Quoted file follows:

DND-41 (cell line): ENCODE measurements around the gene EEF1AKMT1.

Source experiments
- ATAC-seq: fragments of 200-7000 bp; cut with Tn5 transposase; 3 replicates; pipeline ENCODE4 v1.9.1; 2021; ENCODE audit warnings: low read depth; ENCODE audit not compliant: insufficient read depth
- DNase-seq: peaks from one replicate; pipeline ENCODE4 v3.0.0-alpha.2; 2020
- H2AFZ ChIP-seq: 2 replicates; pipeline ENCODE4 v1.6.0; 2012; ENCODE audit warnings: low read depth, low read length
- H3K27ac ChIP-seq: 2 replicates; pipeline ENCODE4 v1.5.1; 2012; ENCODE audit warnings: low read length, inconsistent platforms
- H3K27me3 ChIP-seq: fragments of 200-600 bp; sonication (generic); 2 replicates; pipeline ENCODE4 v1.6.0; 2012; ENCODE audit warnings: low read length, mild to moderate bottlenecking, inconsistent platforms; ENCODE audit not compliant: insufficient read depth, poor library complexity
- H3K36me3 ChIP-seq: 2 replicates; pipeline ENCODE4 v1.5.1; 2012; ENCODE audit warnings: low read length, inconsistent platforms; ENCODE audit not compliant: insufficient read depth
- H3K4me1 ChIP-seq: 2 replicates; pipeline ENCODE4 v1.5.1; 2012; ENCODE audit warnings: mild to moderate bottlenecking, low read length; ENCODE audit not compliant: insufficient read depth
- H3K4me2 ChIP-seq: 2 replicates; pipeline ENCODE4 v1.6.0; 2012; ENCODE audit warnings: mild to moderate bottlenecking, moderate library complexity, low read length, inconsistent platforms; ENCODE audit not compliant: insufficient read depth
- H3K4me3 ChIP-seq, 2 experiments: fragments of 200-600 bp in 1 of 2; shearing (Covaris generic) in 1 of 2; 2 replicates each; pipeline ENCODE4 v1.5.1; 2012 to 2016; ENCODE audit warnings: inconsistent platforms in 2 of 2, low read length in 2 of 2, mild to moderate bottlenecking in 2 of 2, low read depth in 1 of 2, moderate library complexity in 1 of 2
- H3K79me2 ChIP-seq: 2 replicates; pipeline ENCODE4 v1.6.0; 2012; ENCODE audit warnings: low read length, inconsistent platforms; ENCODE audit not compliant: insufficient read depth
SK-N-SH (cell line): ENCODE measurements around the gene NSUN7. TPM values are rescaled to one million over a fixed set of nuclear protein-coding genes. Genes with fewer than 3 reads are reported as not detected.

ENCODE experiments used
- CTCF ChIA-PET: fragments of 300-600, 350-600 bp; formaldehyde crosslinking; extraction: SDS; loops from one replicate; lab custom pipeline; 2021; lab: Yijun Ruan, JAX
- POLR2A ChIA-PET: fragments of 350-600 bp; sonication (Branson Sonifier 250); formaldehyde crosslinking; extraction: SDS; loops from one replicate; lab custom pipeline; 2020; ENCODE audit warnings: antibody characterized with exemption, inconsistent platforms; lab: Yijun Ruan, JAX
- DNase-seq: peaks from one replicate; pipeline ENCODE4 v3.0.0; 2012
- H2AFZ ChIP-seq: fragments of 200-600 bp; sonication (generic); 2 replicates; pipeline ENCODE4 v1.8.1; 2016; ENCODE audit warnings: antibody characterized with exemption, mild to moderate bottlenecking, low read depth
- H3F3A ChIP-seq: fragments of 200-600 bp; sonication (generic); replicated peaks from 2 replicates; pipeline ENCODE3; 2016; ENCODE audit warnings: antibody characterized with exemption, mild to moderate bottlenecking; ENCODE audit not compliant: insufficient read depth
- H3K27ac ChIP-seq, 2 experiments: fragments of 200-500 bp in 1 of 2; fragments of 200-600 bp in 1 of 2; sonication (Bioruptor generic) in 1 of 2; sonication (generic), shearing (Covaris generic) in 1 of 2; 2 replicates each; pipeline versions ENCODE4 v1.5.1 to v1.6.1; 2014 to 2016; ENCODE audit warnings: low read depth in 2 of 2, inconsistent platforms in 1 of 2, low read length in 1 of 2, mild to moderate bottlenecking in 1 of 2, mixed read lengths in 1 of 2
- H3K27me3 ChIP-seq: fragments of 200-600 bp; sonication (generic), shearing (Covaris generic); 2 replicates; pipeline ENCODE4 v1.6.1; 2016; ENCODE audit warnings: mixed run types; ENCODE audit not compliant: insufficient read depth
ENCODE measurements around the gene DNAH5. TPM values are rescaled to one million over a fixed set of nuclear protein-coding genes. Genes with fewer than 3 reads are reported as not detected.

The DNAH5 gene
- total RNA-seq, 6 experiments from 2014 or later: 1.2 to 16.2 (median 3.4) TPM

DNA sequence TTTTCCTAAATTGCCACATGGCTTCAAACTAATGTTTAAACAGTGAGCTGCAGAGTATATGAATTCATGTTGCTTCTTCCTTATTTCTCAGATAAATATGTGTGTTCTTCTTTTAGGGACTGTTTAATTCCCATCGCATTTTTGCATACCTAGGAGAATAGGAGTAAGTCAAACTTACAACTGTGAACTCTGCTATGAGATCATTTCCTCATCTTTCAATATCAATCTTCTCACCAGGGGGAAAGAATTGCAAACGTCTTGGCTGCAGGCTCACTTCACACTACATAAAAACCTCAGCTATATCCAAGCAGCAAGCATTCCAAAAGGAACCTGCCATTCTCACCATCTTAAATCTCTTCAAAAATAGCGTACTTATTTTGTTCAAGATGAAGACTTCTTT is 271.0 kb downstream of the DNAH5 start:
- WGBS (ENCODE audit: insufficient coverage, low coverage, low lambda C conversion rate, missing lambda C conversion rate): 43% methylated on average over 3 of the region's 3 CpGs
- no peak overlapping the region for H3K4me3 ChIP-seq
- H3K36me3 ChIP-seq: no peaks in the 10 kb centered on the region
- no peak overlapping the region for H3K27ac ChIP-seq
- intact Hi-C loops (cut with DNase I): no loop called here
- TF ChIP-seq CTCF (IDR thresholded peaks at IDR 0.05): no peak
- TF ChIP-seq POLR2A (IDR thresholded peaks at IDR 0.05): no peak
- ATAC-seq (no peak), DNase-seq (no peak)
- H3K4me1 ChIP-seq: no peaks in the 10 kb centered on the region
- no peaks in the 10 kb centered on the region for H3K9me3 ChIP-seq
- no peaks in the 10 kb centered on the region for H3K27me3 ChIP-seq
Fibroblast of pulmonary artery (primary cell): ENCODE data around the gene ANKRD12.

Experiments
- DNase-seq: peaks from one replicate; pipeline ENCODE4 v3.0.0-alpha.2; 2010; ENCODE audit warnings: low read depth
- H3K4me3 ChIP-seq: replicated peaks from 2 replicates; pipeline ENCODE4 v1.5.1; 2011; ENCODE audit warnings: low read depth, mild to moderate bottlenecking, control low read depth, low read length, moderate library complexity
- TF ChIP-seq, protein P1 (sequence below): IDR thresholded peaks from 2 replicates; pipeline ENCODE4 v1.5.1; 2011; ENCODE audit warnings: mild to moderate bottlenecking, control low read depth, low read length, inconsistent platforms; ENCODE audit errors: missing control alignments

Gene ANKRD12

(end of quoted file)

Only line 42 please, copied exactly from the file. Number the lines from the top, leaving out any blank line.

Gene ANKRD12